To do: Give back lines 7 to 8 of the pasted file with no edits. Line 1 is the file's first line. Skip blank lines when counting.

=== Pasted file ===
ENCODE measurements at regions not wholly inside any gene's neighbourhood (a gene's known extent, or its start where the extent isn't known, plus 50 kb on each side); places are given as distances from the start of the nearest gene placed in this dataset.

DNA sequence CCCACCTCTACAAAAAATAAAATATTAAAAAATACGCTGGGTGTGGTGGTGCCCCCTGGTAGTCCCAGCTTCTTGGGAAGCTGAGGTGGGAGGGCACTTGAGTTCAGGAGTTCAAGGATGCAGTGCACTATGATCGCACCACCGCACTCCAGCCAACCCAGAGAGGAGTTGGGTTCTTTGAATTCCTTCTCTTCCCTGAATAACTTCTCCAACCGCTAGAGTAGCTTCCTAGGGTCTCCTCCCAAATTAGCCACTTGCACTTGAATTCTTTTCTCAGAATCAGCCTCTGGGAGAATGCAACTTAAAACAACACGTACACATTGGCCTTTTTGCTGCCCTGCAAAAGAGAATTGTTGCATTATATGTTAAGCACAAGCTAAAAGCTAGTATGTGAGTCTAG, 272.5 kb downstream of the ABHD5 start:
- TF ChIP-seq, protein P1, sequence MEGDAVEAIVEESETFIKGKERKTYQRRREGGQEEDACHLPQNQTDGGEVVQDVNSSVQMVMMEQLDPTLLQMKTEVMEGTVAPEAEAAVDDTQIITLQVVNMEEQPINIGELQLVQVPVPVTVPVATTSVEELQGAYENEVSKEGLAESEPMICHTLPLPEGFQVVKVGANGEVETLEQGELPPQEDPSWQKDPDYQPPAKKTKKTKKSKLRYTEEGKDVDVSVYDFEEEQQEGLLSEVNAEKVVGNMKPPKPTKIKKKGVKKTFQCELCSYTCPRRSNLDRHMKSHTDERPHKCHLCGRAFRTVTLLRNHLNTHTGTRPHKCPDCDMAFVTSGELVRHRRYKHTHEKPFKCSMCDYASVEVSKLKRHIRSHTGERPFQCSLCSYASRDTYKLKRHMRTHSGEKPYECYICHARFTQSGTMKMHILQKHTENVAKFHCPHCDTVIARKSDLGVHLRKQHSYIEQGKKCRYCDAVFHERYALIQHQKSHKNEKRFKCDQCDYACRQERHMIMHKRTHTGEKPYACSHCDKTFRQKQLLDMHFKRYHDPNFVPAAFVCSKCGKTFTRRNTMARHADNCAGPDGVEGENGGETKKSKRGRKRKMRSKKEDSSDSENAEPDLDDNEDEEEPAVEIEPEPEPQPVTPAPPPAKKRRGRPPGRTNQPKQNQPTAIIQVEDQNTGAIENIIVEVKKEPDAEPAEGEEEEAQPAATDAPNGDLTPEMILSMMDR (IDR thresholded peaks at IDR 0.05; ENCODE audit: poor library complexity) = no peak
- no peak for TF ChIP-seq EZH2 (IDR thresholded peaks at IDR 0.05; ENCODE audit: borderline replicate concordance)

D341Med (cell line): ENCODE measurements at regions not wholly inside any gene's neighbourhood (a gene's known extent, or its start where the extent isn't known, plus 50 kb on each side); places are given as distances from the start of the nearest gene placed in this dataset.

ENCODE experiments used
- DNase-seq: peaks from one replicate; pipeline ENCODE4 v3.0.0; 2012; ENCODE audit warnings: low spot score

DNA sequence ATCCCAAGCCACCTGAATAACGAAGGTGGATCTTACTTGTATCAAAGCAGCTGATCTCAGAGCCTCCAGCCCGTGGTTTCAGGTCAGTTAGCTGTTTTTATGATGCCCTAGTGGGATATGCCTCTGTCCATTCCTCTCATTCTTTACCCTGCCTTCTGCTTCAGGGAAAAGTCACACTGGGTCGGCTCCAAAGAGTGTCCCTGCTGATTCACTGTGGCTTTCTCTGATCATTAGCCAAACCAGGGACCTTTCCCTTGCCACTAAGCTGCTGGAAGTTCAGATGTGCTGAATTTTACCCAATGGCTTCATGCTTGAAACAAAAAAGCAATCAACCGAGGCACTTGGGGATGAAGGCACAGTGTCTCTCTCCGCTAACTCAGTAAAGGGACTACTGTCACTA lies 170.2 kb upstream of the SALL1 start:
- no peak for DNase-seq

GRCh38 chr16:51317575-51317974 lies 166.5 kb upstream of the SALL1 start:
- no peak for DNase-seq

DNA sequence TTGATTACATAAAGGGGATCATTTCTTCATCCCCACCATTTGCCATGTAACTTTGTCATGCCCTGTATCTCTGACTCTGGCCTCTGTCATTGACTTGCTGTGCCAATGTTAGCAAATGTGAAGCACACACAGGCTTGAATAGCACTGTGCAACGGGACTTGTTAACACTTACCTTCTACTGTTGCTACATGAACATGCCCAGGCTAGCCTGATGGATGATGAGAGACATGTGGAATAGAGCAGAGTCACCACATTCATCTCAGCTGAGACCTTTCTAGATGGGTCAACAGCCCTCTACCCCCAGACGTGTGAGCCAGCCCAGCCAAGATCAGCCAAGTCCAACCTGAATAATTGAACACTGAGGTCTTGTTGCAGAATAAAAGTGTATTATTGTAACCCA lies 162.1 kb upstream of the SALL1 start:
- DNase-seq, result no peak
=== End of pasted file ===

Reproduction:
- DNase-seq: peaks from one replicate; pipeline ENCODE4 v3.0.0; 2012; ENCODE audit warnings: low spot score

DNA sequence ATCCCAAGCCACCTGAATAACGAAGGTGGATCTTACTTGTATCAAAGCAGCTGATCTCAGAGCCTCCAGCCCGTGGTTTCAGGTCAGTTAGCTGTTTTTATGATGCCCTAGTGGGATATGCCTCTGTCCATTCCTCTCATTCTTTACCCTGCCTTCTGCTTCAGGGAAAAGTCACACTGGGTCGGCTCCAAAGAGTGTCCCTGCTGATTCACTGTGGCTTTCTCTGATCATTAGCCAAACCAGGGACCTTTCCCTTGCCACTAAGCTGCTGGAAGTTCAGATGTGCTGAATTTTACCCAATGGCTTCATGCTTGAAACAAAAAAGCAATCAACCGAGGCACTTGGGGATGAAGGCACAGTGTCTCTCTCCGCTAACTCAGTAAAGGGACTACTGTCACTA lies 170.2 kb upstream of the SALL1 start: